Study links smoking to blindness
Smoking leads to blindness, according to a New Zealand study.
A survey of more than 1,300 blind people revealed smoking as a leading cause.
The study calls for warnings on cigarette packets about the risks of smoking impairing vision.
The study, in the New Zealand Medical Journal, found that 1335 people registered as blind in New Zealand have age-related macular degeneration caused by present and past smoking.
That figure represents more than a quarter of the cases of registered blindness due to the condition.
The macula is a small spot near the centre of the retina of the eye where vision is especially sharp.
The research also estimated that smoking caused 400 (13%) of cataract operations each year, reports The Dominion newspaper.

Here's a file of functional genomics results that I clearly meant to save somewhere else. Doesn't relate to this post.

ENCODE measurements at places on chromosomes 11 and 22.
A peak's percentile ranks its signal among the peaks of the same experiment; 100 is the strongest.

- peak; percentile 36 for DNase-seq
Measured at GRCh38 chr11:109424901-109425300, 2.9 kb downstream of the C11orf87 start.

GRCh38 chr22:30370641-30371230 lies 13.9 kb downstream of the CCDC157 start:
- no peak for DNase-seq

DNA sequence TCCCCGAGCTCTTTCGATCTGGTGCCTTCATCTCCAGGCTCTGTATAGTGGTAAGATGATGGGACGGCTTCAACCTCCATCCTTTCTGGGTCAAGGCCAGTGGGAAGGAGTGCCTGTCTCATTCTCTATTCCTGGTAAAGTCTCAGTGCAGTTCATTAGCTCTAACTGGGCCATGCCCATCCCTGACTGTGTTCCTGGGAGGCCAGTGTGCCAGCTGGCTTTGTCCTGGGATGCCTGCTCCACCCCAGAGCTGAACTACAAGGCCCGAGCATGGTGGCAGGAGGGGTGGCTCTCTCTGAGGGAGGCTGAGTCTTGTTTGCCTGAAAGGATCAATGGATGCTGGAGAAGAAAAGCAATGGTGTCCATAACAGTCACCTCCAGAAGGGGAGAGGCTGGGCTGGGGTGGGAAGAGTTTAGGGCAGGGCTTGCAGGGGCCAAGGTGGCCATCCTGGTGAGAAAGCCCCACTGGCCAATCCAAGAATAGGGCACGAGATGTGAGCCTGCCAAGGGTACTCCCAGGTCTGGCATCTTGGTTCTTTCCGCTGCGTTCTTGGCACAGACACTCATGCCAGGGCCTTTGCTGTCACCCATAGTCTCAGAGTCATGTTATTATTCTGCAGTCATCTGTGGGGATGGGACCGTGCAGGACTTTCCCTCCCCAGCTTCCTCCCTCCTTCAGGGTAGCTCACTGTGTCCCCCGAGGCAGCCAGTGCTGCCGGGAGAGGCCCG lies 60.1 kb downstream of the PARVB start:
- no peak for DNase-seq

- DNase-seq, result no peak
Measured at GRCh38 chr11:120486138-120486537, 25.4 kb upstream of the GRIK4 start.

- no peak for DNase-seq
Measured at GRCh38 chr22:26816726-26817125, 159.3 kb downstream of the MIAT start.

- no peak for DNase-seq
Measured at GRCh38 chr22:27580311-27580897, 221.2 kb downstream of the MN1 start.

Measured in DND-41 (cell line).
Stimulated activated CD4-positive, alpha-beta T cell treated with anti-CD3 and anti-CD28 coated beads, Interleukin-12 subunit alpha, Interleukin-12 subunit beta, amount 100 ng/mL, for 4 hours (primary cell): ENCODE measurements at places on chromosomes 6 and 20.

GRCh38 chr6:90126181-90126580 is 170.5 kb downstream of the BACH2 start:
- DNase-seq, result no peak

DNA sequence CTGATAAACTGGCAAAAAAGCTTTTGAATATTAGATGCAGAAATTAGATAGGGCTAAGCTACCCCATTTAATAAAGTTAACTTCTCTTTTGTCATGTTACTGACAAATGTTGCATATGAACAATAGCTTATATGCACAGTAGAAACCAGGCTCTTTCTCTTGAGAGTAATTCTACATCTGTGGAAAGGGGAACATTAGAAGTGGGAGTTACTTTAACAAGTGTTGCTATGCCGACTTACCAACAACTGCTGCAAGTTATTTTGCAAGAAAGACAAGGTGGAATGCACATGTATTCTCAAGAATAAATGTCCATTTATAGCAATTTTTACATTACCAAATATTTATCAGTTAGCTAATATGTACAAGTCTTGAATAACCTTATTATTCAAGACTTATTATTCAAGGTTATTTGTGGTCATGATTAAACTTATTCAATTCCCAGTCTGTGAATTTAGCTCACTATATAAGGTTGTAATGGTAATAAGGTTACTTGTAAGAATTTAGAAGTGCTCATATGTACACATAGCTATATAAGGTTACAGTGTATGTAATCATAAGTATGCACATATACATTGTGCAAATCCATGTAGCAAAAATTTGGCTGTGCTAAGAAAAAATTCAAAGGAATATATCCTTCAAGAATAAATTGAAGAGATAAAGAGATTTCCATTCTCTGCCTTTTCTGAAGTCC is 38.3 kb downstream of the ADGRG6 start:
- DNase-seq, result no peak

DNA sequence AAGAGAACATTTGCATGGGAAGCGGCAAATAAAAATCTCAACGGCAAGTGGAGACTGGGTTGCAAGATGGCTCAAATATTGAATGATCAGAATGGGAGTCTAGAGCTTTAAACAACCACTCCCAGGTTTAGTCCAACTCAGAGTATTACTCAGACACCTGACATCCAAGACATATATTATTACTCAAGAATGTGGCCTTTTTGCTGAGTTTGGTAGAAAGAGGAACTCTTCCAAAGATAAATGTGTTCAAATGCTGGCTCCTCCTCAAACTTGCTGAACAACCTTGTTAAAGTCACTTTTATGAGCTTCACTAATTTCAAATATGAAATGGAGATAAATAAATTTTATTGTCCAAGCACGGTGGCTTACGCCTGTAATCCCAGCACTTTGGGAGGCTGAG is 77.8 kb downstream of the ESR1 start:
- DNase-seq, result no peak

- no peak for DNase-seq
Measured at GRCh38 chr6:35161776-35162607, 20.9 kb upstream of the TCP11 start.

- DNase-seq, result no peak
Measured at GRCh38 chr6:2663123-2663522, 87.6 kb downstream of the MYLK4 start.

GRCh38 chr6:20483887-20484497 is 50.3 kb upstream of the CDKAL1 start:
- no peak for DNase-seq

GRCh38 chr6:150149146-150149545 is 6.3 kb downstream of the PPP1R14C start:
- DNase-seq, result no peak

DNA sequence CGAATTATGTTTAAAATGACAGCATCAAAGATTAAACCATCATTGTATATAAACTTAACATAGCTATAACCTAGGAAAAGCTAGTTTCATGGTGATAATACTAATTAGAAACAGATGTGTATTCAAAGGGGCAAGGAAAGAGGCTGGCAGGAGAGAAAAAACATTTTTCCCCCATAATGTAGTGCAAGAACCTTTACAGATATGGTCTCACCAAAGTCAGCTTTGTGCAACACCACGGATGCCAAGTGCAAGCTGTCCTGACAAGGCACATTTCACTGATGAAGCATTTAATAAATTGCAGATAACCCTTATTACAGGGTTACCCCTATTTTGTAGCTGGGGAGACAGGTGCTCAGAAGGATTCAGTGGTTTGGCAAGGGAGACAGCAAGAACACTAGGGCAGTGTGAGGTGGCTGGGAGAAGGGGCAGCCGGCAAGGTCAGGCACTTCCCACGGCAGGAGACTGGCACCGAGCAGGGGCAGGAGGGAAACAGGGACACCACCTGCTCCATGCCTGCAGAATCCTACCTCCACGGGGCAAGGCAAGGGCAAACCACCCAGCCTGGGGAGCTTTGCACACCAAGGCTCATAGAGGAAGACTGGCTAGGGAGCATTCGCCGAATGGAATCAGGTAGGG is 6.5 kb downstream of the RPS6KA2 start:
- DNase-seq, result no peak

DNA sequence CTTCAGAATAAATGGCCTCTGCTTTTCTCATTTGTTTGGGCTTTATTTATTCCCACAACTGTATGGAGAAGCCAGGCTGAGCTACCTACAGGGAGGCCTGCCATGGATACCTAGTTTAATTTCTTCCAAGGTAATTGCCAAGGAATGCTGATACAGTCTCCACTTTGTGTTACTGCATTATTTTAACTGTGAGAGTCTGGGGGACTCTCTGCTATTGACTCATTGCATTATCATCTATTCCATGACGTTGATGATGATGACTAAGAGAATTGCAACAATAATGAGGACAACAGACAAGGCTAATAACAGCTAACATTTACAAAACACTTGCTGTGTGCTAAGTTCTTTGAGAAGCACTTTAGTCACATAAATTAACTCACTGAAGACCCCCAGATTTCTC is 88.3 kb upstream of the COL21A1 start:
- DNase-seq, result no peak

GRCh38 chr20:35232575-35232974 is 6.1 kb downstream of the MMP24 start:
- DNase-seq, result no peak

Smoking was thought to cause cataract formation through oxidative damage and heavy metal accumulation in the lens, according to the study.
Dr Nick Wilson the study's co-author, says many smokers might be unaware that cigarettes contained toxic heavy metals. Studies show that quitting smoking reduced the risks of developing cataracts.
The research was based on studies carried out in Australia, but Dr Wilson says the New Zealand findings probably under-estimated the true impact of smoking on eye disease.